It has come from your hand
and yet from its own mystery,
each blossom a gift of grace.

You stand for a while, still,
taking in the beauty,
simply relishing being there.

You also know what you have sown
that is not yet up,
still hidden, gorgeous.

That, too, you savour,
the promise, the mystery,
the coming.

It is enough for you
to be here, to take it in.
This is its purpose, its perfection.

God, I too am still, sharing your delight
in the garden you have planted
in me.

(c) Steve Garnaas-Holmes

Every act of service, every effort of justice, every act of peace, healing, and reconciliation will not be overlooked by God, but will someday grow to bring forth results that we cannot imagine. God is redeeming the world through mustard seed churches and ordinary people who give themselves to the love and grace of God. Kyle Childress, Ekklesia Project.

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World Oceans Day – June 8th

A bit of cross-referencing here from my DIAKONIA website about World Oceans Day (June 8th), which includes some resources, youtube clip, hymn, prayers.

A young man expels part of his breath as he and friends duck under a breaking wave at Coogee beach in Sydney. Photographer Mark Tipple was capturing images of local Sydneysiders swimming on the first warm day of Summer. © Mark Tipple / The Underwater Project "I've always been intrigued by what happens below the surface, like what's happening where we can't see." While watching the slide-show on Mark's laptop I'm amazed at the detail of this 'other world' that's portrayed with his selection. As an accomplished documentary photographer, in the past Mark has used the ocean as an escape for some solace away from his projects. Lately, while between projects he's been "hanging out" below the surface trying to capture what happens while swimming on a slow summer's day. "Coming from a surfing background I used to wonder what happens when we're duck-diving, like, what it looks like from a different angle than what we can see. Kinda hard to explain but it has always been on my mind. I used to surf with a small video camera and housing attached to my helmet, (pauses) it worked surprisingly well but my neck couldn't take the impact and stress while trying to duck-dive and capture the right angle. Even tried to turn it back on myself to see what happens clearer but that, uh, sucked (laughs). I looked for a new approach to capture what I was seeking, which basically meant getting off the surfboard."

A young man expels part of his breath as he and friends duck under a breaking wave at Coogee beach in Sydney. Photographer Mark Tipple was capturing images of local Sydneysiders swimming on the first warm day of Summer.
© Mark Tipple / The Underwater Project

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Winter

leunigwinterOpening Prayer
Holy One,
today the cold wind
chased us from our homes
across the car park
and into the warmth
of this church, the warmth
of your welcoming love, and
the warmth of our community.
As we gather together today,
let us not forget those who are homeless,
and have no warmth awaiting them:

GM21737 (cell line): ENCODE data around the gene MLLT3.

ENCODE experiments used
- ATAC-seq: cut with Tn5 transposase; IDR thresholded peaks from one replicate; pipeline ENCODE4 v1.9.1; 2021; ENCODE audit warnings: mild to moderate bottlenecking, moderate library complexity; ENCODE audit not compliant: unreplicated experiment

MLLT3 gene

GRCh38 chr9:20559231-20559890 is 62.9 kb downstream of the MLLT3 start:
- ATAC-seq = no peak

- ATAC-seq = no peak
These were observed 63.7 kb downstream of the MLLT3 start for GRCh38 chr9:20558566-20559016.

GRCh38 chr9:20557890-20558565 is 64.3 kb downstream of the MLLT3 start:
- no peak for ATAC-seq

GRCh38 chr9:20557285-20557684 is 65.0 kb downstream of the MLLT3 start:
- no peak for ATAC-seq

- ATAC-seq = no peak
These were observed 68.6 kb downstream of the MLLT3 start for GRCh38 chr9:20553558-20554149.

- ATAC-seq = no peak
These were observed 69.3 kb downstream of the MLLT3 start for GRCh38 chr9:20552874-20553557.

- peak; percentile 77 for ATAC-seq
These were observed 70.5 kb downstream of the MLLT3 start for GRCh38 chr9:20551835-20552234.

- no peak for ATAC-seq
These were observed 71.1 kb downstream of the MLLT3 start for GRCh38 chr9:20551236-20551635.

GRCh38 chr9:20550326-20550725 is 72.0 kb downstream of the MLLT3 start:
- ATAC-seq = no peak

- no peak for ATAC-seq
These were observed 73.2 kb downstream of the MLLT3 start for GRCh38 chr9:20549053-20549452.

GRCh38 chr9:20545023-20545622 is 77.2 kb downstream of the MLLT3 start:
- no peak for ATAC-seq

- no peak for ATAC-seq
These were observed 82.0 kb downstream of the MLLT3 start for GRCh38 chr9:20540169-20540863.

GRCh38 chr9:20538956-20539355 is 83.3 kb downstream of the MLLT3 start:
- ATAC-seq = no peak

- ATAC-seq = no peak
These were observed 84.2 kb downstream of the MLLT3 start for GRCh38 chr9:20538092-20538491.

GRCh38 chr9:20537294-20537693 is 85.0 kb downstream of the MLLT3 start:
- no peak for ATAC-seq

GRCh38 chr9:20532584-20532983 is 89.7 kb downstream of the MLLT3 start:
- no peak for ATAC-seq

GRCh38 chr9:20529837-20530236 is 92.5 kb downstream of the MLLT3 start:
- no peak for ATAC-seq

keep us aware and compassionate.
May the fire we kindle here
fill our hearts with your love,
and may we carry it away within us
and warm the hearts of others. Amen.

There is a winter in all of our lives
There is a winter in all of our lives,
a chill and darkness that makes us yearn
for days that have gone
or put our hope in days yet to be.

God, you created the seasons for a purpose.
Spring is full of expectation
buds breaking
frosts abating and an awakening
of creation before the first days of summer.

The summer sun gives warmth
and comfort to our lives
reviving aching joints
bringing colour, new life
and crops to fruiting.

Autumn gives nature space
to lean back, relax and enjoy the fruits of its labour
mellow colours in sky and landscape
as the earth prepares to rest.

Then winter, cold and bare as nature takes stock
rests, unwinds, sleeps until the time is right.

An endless cycle
and yet a perfect model.
We need a winter in our lives.
A time of rest, a time to stand still.
A time to reacquaint ourselves
with the faith in which we live and breathe.
It is only then that we can draw strength
from the one in whom we are rooted,
take time to grow and rise through the darkness
into the warm glow of springtime,
to blossom and flourish,
bring colour and vitality into this world,
your garden.

The end of a cycle has come
This is the time of harvest, of thanksgiving and of leave-taking and sorrow. Life appears to decline. The season of barrenness is upon us, yet we give thanks for that which we have reaped and gathered. The end of a cycle has come. We enter our resting season. The seed now begins its time of gestation in the rich dark earth. It is the great cold of night; not the negative images of darkness, but the dark richness of that unknown, fertile, deep part in each of us where our intuitive creative forces abide. The Christ energy enters the earth at this season. The nights grow shorter, the light returns and in time we experience rebirth.
Wendell Berry

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Lament

The following two prayers/reflections were written following the execution of Andrew Chan and Myurun Sukumaran in Indonesia. The words could easily be adapted for another sorrow, for surely there will be more to come that our nation will be engulfed in in one way or another, as well as sorrow for what happens beyond our own nation. 

There is within me a deep heaviness – a strong-sighing of spirit
a day in which for me life continues as a muted-blessing
yet with an arduousness in which living becomes a burden
and every thought encapsulates a cry of deep-sadness